So far so good. And let’s add that due to imperfect genetic replication, heterogenaiety will be introduced every time bacterial cells reproduce (and not only then, for that matter).

    I’m sure Dr Egnor agrees with this clarification of his point. It would be absurd, and unexpected, for him to argue that bacterial reproduction is perfect, and that every unique bacterial genome was created by magic.

    “Molecular biology tells us that some bacteria have molecular mechanisms by which they can survive antibiotics. Molecular genetics tells us how these resistance mechanisms are passed to other bacteria and through generations of bacteria. Pharmacology helps us design new antibiotics that circumvent the bacterial defenses.”

    Correct again.

    “What does Darwinism add to the sciences of microbiology, molecular biology, molecular genetics, and pharmacology? Darwinism tells us that antibiotic-resistant bacteria survive exposure to antibiotics because of natural selection. That is, bacteria survive antibiotics that they’r e not sensitive to, so non-killed bacteria will eventually outnumber killed bacteria. That’s it.”

    Here we have a semantic issue. Dr Egnor uses the term “Darwinism”, a term I never use, in an eccentric way. He uses it to refer to natural selection due to selective resistance to an environmental toxin (from the bacterial perspective). That’s just a single, dramatic example of natural selection. If there were no antibiotics, and no “premature” bacterial deaths, but bacteria with a particular trait merely reproduced a bit faster, that, too would be an example of natural selection.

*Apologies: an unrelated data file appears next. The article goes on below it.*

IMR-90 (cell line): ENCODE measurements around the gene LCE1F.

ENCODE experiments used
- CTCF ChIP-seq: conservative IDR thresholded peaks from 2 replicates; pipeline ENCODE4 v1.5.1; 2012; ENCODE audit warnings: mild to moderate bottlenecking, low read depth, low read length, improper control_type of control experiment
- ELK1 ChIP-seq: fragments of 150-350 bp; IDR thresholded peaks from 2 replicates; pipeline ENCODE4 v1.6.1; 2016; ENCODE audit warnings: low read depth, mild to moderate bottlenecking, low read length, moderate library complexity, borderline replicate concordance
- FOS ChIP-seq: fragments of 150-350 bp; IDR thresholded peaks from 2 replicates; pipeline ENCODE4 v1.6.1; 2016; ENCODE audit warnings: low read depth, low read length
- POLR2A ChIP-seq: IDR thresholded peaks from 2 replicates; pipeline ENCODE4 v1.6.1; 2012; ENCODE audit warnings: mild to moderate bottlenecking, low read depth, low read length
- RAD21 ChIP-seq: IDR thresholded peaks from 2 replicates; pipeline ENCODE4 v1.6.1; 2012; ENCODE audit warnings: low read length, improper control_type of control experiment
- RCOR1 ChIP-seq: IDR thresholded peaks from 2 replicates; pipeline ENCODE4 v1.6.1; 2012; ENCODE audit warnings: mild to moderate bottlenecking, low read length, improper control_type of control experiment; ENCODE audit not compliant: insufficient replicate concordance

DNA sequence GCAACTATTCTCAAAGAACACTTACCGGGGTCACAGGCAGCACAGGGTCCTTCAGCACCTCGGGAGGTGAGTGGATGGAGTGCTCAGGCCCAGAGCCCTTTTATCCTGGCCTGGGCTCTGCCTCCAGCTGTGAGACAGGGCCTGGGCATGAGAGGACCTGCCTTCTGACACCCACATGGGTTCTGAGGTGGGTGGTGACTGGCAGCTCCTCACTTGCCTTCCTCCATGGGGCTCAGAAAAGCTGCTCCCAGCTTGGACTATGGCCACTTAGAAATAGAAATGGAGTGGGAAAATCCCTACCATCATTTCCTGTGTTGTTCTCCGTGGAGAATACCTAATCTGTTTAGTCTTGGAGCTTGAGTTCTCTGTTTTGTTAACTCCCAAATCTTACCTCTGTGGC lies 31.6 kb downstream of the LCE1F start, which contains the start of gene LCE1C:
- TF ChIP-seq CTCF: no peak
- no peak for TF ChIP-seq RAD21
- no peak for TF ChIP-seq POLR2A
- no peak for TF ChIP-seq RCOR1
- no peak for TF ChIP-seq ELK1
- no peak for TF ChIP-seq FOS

But putting the issue of “Darwinism” aside, natural selection is one component of the theory of evolution – the other major component being genetic heterogenaiety of offspring relative to parents, as Dr Egnor discussed above.

    Others may nitpick, but in fact, Dr Egnor, you have correctly described exactly how the theory of evolution explains bacterial resistance to antibiotics. And not only does it explain it, it helps us to predict what type of resistance may arise, and what strategies may best head off resistance!

    The “intelligent design” explanation, which Dr Egnor makes no mention of, would be that a “designer” magically creates resistant bacteria.

  12. #12 Michael
    March 22, 2007

    The real problem with Egnor is not that his intelligence can’t grasp the obviousness of evolution through mutation and natural selection of advantageous traits. An ex-auto mechanic (of reasonable intelligence) can grasp that concept and see the truth in it (I admit to begin being a case in point). Egnor’s problem with evolution is an emotional one, and he rejects the influence of Darwin’s work on medicine for purely non-intellectual reasons.

    Because of this, no amount of evidence, no appeal to his intellectual side will break through his self-imposed blinders. All you can do is continue to refute his nonsense to the best of your abilities.